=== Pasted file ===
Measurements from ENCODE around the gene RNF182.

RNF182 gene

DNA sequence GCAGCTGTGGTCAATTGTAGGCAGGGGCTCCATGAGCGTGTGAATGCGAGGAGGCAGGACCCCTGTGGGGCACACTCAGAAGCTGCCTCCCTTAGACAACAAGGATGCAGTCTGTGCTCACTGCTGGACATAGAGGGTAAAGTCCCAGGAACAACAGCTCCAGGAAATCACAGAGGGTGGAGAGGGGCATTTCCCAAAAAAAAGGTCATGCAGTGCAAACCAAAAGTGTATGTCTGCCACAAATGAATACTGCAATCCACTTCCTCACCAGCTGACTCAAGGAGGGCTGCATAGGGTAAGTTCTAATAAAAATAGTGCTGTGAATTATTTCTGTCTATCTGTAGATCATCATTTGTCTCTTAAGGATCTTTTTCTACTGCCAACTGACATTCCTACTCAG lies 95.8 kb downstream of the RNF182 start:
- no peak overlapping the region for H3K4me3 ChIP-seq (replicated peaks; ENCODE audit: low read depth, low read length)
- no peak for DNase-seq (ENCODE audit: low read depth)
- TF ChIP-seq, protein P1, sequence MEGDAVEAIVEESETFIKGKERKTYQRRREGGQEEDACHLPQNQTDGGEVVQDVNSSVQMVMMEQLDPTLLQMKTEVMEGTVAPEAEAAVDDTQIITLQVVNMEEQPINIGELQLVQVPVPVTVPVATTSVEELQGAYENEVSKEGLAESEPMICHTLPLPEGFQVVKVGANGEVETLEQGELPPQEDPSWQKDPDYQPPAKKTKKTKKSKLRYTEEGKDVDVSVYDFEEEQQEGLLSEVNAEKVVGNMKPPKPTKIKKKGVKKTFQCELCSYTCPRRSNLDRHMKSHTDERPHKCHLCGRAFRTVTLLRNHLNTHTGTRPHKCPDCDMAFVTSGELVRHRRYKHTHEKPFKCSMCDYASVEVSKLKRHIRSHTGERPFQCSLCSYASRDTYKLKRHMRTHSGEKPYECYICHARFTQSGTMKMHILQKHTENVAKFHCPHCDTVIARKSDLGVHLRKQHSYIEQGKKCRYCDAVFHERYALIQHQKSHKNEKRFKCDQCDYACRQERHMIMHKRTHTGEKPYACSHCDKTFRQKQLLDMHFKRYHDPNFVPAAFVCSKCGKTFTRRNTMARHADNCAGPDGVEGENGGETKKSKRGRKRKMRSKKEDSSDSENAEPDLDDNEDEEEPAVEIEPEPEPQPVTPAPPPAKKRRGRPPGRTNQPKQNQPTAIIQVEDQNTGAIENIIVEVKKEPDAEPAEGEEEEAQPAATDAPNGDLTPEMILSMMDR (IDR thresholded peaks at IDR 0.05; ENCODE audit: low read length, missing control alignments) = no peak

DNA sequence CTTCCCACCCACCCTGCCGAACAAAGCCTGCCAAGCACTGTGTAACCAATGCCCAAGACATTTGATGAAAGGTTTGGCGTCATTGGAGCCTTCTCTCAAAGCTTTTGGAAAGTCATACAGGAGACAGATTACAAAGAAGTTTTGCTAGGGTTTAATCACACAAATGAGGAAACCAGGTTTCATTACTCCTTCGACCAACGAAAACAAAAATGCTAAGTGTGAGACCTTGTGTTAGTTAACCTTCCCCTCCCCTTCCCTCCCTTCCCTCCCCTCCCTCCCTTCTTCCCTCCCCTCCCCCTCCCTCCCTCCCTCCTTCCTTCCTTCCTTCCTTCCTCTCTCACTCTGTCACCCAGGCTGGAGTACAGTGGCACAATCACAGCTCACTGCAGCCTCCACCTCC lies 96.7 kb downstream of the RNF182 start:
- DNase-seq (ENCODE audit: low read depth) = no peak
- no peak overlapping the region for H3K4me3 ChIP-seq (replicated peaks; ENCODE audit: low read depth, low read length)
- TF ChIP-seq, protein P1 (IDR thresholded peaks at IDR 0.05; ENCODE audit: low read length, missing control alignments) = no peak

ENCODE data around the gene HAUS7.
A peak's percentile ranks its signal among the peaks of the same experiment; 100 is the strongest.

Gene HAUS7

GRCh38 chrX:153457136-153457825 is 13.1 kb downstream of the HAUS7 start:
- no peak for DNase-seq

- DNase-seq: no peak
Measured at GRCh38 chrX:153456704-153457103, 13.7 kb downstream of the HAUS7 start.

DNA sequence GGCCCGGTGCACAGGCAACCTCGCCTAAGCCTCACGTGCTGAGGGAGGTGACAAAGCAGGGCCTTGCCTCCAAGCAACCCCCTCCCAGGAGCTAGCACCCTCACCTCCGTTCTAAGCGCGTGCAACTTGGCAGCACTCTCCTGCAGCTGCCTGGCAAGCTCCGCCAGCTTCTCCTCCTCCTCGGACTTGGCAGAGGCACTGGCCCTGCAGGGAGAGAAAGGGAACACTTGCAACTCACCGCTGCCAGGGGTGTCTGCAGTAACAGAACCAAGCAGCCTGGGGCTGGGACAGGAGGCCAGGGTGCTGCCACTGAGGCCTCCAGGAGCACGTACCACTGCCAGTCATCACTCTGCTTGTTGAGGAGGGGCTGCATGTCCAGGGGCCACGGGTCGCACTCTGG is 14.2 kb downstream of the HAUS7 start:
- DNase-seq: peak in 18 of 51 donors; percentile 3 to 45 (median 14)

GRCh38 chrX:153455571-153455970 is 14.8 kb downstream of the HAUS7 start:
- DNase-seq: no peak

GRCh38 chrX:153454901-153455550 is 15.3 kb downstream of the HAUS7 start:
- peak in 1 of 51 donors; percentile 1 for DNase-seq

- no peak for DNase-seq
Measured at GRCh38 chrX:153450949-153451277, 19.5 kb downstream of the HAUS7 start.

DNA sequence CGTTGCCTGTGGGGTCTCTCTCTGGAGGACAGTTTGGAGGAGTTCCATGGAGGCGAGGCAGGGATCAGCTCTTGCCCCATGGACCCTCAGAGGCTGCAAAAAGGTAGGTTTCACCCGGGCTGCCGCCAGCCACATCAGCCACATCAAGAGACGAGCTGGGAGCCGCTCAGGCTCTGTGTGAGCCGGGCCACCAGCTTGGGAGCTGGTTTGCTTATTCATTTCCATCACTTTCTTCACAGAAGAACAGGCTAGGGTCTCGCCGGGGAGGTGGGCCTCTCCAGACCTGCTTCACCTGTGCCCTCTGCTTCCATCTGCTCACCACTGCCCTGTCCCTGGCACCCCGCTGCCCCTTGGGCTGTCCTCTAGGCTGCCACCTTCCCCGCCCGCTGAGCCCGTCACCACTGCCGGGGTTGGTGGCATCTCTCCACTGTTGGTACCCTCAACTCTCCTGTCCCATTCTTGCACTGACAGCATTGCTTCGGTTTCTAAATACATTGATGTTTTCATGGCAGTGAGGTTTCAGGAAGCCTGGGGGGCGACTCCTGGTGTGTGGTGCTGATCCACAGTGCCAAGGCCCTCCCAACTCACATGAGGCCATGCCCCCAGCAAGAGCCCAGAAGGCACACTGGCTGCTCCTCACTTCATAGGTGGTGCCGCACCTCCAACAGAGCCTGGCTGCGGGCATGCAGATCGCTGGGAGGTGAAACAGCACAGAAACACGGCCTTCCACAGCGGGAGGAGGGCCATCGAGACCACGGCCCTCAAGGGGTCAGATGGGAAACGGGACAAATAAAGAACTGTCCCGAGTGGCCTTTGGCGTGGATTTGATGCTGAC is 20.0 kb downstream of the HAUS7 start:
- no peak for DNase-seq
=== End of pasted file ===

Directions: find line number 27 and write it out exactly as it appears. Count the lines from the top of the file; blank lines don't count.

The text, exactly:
- no peak for DNase-seq